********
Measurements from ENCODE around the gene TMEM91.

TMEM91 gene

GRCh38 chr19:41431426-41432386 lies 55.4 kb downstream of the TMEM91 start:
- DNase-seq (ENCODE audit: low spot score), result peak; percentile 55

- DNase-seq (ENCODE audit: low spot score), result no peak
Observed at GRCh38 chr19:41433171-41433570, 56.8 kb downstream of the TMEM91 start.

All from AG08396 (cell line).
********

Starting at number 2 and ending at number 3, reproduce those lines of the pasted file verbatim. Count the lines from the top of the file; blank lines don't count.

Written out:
TMEM91 gene

GRCh38 chr19:41431426-41432386 lies 55.4 kb downstream of the TMEM91 start: